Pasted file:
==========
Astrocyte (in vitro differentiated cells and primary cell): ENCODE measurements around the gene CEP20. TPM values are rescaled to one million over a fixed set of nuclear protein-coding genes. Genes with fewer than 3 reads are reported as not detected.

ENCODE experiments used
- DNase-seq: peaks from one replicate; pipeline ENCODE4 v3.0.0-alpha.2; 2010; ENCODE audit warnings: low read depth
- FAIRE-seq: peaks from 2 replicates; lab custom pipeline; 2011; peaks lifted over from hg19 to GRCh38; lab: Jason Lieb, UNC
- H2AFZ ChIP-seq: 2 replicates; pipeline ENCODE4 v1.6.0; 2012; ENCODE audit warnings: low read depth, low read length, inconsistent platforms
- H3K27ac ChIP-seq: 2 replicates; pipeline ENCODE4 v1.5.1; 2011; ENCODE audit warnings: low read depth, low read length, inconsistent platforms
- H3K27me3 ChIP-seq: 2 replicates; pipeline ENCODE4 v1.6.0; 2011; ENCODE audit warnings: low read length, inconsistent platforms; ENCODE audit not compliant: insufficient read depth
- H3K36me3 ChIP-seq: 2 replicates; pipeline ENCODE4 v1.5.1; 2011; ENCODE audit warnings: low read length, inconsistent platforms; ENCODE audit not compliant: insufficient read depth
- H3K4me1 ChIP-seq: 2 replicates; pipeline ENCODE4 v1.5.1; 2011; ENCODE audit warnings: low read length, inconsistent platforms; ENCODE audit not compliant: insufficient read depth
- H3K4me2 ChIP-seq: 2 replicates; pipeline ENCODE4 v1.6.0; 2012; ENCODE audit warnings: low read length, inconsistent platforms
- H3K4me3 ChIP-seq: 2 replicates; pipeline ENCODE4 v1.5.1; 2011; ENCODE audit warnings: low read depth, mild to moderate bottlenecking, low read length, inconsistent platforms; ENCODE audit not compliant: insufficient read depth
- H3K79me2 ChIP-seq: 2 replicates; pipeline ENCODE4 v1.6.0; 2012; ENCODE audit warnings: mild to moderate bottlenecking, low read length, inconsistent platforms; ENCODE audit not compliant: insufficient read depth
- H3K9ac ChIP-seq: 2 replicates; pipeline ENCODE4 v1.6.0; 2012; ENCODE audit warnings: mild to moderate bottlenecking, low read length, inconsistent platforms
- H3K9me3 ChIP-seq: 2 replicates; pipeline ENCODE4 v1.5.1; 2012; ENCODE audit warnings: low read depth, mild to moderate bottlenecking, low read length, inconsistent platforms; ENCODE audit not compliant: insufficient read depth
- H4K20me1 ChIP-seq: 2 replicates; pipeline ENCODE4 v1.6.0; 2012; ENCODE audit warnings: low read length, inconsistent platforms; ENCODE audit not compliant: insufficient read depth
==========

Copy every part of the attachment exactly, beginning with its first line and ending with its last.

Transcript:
Astrocyte (in vitro differentiated cells and primary cell): ENCODE measurements around the gene CEP20. TPM values are rescaled to one million over a fixed set of nuclear protein-coding genes. Genes with fewer than 3 reads are reported as not detected.

ENCODE experiments used
- DNase-seq: peaks from one replicate; pipeline ENCODE4 v3.0.0-alpha.2; 2010; ENCODE audit warnings: low read depth
- FAIRE-seq: peaks from 2 replicates; lab custom pipeline; 2011; peaks lifted over from hg19 to GRCh38; lab: Jason Lieb, UNC
- H2AFZ ChIP-seq: 2 replicates; pipeline ENCODE4 v1.6.0; 2012; ENCODE audit warnings: low read depth, low read length, inconsistent platforms
- H3K27ac ChIP-seq: 2 replicates; pipeline ENCODE4 v1.5.1; 2011; ENCODE audit warnings: low read depth, low read length, inconsistent platforms
- H3K27me3 ChIP-seq: 2 replicates; pipeline ENCODE4 v1.6.0; 2011; ENCODE audit warnings: low read length, inconsistent platforms; ENCODE audit not compliant: insufficient read depth
- H3K36me3 ChIP-seq: 2 replicates; pipeline ENCODE4 v1.5.1; 2011; ENCODE audit warnings: low read length, inconsistent platforms; ENCODE audit not compliant: insufficient read depth
- H3K4me1 ChIP-seq: 2 replicates; pipeline ENCODE4 v1.5.1; 2011; ENCODE audit warnings: low read length, inconsistent platforms; ENCODE audit not compliant: insufficient read depth
- H3K4me2 ChIP-seq: 2 replicates; pipeline ENCODE4 v1.6.0; 2012; ENCODE audit warnings: low read length, inconsistent platforms
- H3K4me3 ChIP-seq: 2 replicates; pipeline ENCODE4 v1.5.1; 2011; ENCODE audit warnings: low read depth, mild to moderate bottlenecking, low read length, inconsistent platforms; ENCODE audit not compliant: insufficient read depth
- H3K79me2 ChIP-seq: 2 replicates; pipeline ENCODE4 v1.6.0; 2012; ENCODE audit warnings: mild to moderate bottlenecking, low read length, inconsistent platforms; ENCODE audit not compliant: insufficient read depth
- H3K9ac ChIP-seq: 2 replicates; pipeline ENCODE4 v1.6.0; 2012; ENCODE audit warnings: mild to moderate bottlenecking, low read length, inconsistent platforms
- H3K9me3 ChIP-seq: 2 replicates; pipeline ENCODE4 v1.5.1; 2012; ENCODE audit warnings: low read depth, mild to moderate bottlenecking, low read length, inconsistent platforms; ENCODE audit not compliant: insufficient read depth
- H4K20me1 ChIP-seq: 2 replicates; pipeline ENCODE4 v1.6.0; 2012; ENCODE audit warnings: low read length, inconsistent platforms; ENCODE audit not compliant: insufficient read depth